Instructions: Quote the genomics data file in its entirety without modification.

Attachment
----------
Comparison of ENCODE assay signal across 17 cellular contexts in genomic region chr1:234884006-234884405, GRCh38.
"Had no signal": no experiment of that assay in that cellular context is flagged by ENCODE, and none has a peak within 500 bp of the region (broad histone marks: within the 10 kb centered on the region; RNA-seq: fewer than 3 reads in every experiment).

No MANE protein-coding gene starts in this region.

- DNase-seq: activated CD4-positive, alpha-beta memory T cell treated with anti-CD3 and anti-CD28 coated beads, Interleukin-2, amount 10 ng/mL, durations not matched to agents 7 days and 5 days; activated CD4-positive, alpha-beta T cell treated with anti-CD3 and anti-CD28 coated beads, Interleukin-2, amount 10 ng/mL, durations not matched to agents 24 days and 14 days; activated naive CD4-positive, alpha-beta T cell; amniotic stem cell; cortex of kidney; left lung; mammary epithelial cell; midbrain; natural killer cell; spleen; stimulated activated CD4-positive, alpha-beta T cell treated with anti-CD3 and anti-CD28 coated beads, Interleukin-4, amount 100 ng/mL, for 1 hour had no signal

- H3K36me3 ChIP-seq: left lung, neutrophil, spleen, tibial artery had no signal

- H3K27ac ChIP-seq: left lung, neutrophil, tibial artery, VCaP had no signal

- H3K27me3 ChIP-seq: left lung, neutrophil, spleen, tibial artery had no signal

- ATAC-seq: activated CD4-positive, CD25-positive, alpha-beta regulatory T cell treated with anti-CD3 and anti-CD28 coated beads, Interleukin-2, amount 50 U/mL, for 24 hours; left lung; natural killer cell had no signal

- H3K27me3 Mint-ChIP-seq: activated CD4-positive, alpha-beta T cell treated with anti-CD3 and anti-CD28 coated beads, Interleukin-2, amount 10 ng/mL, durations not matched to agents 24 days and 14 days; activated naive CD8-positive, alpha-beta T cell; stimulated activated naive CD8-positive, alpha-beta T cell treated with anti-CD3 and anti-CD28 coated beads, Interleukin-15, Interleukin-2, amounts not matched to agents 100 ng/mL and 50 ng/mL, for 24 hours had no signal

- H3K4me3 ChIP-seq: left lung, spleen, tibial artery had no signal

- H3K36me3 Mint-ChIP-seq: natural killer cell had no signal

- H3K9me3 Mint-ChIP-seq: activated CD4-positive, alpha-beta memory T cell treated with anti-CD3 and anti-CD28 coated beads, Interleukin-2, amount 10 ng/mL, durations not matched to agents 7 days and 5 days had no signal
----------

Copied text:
Comparison of ENCODE assay signal across 17 cellular contexts in genomic region chr1:234884006-234884405, GRCh38.
"Had no signal": no experiment of that assay in that cellular context is flagged by ENCODE, and none has a peak within 500 bp of the region (broad histone marks: within the 10 kb centered on the region; RNA-seq: fewer than 3 reads in every experiment).

No MANE protein-coding gene starts in this region.

- DNase-seq: activated CD4-positive, alpha-beta memory T cell treated with anti-CD3 and anti-CD28 coated beads, Interleukin-2, amount 10 ng/mL, durations not matched to agents 7 days and 5 days; activated CD4-positive, alpha-beta T cell treated with anti-CD3 and anti-CD28 coated beads, Interleukin-2, amount 10 ng/mL, durations not matched to agents 24 days and 14 days; activated naive CD4-positive, alpha-beta T cell; amniotic stem cell; cortex of kidney; left lung; mammary epithelial cell; midbrain; natural killer cell; spleen; stimulated activated CD4-positive, alpha-beta T cell treated with anti-CD3 and anti-CD28 coated beads, Interleukin-4, amount 100 ng/mL, for 1 hour had no signal

- H3K36me3 ChIP-seq: left lung, neutrophil, spleen, tibial artery had no signal

- H3K27ac ChIP-seq: left lung, neutrophil, tibial artery, VCaP had no signal

- H3K27me3 ChIP-seq: left lung, neutrophil, spleen, tibial artery had no signal

- ATAC-seq: activated CD4-positive, CD25-positive, alpha-beta regulatory T cell treated with anti-CD3 and anti-CD28 coated beads, Interleukin-2, amount 50 U/mL, for 24 hours; left lung; natural killer cell had no signal

- H3K27me3 Mint-ChIP-seq: activated CD4-positive, alpha-beta T cell treated with anti-CD3 and anti-CD28 coated beads, Interleukin-2, amount 10 ng/mL, durations not matched to agents 24 days and 14 days; activated naive CD8-positive, alpha-beta T cell; stimulated activated naive CD8-positive, alpha-beta T cell treated with anti-CD3 and anti-CD28 coated beads, Interleukin-15, Interleukin-2, amounts not matched to agents 100 ng/mL and 50 ng/mL, for 24 hours had no signal

- H3K4me3 ChIP-seq: left lung, spleen, tibial artery had no signal

- H3K36me3 Mint-ChIP-seq: natural killer cell had no signal

- H3K9me3 Mint-ChIP-seq: activated CD4-positive, alpha-beta memory T cell treated with anti-CD3 and anti-CD28 coated beads, Interleukin-2, amount 10 ng/mL, durations not matched to agents 7 days and 5 days had no signal